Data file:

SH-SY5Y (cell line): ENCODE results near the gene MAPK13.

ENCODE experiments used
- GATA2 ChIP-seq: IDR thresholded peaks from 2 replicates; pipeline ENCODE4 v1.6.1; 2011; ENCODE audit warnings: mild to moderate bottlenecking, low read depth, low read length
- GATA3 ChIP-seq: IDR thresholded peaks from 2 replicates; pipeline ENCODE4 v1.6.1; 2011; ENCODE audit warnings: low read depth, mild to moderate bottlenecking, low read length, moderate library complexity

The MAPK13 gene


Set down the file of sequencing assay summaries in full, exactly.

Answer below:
SH-SY5Y (cell line): ENCODE results near the gene MAPK13.

ENCODE experiments used
- GATA2 ChIP-seq: IDR thresholded peaks from 2 replicates; pipeline ENCODE4 v1.6.1; 2011; ENCODE audit warnings: mild to moderate bottlenecking, low read depth, low read length
- GATA3 ChIP-seq: IDR thresholded peaks from 2 replicates; pipeline ENCODE4 v1.6.1; 2011; ENCODE audit warnings: low read depth, mild to moderate bottlenecking, low read length, moderate library complexity

The MAPK13 gene